I have several pet projects in my fourth grade class and expanding vocabulary is one of them. To me, acquiring new words can be like a puzzle. If students learn some Greek and Latin roots and prefixes, they can begin to mix and match and gain access to a whole cluster of words rather than memorizing one definition. If students play with synonyms and antonyms, they can have a mental thesaurus, so they avoid “boring” words like said or nice.
I am trying a new activity where students rank or qualify words from mild to extreme.
How can students rank vocabulary words?
Word Clusters: I created lists of related words, printed them on cardstock, and cut the words into strips. Visit my TeachersPayTeachers store to download the free activity plans.
Word Envelopes: I used white coin envelopes and wrote the common theme or topic on the front. Some topic suggestions are light, heat, cold, hunger, anger, and happiness.
Sorting: My local Lowe’s unknowingly donated a class set of paint chips to me. Students worked in pairs to rank the words in the coin envelopes from mildest to most extreme. Once they finished ranking, they copied their words onto the paint chips in order. They started with the most mild word on the light end of the paint chip and ended with the most extreme word on the darkest portion of the paint chip. The paint chip allowed for six words. Some coin envelopes contained more than six words, so students were supposed to decide which words were less effective and eliminate the extras. WARNING: Some students simply eliminate the unfamiliar words, so they do not have to reach for a dictionary.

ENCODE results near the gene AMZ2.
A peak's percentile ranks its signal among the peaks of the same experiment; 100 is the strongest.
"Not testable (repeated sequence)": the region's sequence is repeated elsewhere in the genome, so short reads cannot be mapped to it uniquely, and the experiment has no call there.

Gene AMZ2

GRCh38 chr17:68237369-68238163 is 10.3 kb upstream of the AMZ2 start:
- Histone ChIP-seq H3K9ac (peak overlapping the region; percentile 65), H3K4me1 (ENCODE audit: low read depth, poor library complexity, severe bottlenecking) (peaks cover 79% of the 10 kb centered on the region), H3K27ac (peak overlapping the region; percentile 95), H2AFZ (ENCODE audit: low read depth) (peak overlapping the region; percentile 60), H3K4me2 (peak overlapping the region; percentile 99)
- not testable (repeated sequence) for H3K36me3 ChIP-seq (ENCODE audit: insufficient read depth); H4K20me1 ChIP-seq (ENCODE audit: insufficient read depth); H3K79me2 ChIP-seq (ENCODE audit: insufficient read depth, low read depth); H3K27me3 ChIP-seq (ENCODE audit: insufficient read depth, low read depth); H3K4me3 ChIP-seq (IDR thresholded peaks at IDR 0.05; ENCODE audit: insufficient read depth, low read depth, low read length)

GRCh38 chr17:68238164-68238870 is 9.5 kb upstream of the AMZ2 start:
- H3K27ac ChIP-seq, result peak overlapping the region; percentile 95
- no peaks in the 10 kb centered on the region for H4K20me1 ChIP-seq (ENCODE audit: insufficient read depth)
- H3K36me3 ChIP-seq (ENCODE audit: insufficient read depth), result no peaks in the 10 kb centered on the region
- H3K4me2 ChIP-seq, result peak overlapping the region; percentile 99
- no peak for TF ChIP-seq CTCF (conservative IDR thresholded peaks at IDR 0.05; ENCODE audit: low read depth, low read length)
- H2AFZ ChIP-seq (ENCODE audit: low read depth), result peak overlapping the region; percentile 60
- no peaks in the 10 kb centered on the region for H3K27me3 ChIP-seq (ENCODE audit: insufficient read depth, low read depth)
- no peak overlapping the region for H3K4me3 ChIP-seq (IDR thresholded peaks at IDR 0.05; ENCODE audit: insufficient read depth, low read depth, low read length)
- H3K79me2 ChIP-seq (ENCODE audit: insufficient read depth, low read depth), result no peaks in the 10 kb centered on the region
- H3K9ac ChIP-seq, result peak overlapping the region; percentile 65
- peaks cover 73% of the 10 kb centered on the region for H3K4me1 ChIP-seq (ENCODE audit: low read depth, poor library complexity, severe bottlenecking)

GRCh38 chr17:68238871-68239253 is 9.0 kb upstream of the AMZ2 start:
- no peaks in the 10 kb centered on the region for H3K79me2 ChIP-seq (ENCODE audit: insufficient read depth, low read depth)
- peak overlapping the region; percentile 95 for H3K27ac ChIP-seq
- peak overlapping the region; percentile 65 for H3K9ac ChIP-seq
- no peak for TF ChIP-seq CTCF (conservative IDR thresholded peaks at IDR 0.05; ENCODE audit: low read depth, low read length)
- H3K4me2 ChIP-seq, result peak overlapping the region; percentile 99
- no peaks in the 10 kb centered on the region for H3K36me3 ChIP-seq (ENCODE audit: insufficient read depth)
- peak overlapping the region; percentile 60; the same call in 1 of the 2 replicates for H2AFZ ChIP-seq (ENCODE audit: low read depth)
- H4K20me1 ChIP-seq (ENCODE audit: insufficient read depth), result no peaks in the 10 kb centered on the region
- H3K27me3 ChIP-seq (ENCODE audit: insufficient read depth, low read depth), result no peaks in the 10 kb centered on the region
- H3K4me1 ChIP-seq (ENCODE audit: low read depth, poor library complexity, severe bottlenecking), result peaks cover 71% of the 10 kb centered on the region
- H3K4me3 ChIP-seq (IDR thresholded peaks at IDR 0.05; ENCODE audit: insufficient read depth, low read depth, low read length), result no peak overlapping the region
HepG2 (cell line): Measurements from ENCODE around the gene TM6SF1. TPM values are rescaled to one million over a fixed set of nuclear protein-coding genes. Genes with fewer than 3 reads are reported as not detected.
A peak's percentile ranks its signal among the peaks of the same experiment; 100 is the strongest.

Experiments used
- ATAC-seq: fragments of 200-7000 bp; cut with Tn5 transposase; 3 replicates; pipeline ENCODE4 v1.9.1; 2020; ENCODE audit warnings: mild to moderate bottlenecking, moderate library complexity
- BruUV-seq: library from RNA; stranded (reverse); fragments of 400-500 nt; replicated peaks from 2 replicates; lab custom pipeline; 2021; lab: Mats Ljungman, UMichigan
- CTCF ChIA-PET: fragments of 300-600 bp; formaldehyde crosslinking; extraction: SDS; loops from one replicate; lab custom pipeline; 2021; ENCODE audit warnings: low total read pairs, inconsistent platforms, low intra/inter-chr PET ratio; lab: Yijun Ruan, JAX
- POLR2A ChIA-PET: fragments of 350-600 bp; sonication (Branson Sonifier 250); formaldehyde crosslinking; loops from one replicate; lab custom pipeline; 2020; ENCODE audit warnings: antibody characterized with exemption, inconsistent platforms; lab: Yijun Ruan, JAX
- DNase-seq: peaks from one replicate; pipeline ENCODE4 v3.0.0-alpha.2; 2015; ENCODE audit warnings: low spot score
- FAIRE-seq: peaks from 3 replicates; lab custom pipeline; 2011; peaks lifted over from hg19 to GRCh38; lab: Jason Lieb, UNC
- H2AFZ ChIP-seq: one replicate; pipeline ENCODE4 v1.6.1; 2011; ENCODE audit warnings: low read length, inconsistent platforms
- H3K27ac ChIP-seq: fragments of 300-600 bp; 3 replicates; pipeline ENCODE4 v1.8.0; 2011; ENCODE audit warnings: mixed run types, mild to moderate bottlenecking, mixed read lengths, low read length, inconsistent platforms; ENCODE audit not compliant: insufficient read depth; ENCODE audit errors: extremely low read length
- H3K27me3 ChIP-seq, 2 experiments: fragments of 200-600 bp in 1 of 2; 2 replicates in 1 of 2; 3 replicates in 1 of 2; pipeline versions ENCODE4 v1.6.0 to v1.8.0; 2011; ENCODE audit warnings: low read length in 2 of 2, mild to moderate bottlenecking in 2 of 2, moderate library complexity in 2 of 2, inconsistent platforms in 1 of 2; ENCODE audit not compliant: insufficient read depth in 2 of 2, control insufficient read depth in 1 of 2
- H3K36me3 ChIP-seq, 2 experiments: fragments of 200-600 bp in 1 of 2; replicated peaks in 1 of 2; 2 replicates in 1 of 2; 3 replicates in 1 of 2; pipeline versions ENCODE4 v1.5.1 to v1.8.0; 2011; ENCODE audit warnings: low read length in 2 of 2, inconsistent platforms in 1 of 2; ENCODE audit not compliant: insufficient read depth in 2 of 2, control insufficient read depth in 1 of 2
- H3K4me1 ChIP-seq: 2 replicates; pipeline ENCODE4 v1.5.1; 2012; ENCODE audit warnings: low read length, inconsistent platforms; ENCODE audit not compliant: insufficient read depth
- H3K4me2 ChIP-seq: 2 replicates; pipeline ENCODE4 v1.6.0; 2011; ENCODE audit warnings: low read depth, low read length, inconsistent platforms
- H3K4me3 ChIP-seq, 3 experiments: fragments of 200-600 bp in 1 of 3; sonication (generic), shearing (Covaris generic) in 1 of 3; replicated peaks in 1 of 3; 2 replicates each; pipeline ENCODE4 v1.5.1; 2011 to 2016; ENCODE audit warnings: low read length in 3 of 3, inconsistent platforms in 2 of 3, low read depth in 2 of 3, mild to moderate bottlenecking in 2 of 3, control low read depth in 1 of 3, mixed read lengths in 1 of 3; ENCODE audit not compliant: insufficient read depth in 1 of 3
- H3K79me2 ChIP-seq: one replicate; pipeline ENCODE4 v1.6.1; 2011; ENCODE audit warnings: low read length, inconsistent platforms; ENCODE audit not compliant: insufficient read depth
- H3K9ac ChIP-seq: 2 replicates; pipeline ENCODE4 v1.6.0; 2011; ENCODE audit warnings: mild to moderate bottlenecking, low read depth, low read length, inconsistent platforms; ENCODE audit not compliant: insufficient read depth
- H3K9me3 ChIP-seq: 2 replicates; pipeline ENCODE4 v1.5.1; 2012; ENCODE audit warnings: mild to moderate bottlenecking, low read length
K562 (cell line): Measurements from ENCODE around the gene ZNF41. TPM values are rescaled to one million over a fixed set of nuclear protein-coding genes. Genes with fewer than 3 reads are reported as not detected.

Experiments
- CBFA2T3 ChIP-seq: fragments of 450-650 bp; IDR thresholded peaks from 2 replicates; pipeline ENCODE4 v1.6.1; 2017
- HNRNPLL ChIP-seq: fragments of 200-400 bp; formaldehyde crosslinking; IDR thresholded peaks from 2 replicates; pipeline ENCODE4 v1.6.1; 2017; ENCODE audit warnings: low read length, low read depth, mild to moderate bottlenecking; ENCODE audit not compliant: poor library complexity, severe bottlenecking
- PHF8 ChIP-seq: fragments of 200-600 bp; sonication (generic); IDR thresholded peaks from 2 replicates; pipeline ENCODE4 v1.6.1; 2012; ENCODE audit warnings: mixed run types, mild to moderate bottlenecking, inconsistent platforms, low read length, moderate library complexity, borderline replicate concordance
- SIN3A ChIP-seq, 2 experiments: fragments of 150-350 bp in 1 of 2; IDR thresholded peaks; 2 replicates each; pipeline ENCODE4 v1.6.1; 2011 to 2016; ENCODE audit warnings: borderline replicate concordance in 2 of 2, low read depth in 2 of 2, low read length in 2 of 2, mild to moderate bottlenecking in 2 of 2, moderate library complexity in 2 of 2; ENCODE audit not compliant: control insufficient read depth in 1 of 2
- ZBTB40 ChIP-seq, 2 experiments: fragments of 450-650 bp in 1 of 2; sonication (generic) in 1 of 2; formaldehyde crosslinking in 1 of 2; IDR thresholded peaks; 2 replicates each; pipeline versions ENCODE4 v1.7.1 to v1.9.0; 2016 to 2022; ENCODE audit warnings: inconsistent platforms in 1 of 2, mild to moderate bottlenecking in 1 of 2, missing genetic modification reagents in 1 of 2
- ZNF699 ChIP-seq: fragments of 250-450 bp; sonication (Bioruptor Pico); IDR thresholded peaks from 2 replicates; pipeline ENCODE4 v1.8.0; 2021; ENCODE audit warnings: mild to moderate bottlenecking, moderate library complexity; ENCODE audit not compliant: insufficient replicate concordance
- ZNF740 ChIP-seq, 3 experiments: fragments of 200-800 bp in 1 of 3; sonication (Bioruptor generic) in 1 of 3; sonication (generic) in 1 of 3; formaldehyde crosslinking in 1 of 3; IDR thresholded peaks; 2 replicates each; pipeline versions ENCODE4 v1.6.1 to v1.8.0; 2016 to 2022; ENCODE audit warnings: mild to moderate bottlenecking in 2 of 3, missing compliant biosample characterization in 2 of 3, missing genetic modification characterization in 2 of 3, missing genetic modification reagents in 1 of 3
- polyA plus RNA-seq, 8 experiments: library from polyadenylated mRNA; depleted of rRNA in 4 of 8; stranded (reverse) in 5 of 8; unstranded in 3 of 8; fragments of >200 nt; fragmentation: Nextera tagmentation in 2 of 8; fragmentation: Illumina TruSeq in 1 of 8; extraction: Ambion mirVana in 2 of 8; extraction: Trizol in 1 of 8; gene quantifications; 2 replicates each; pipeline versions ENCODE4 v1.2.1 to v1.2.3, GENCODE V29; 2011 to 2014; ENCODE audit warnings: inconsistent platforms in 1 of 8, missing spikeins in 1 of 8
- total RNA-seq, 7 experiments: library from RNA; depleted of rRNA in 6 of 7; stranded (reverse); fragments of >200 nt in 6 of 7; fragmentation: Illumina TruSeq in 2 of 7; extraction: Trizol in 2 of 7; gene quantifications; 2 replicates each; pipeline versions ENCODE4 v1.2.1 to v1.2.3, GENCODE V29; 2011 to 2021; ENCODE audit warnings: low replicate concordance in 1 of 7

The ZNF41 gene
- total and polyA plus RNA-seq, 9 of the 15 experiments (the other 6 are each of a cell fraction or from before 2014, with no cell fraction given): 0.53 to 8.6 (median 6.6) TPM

The paint chips will be displayed in the classroom, so students can use these while writing. Parents, if you are working with your child on a writing assignment at home and notice overused words, create a word rank chart. This is particularly helpful with said. Create a list of variations for said and rank them– whispered, murmured, squeaked, announced, screeched, screamed… Try it with very too!
Extensions: This activity can be used to build analogies. You can also skip the step where you provide the main topic on the front of the envelope and ask students to create a heading for the words in the envelope. All of these activities require critical thinking on the part of the child.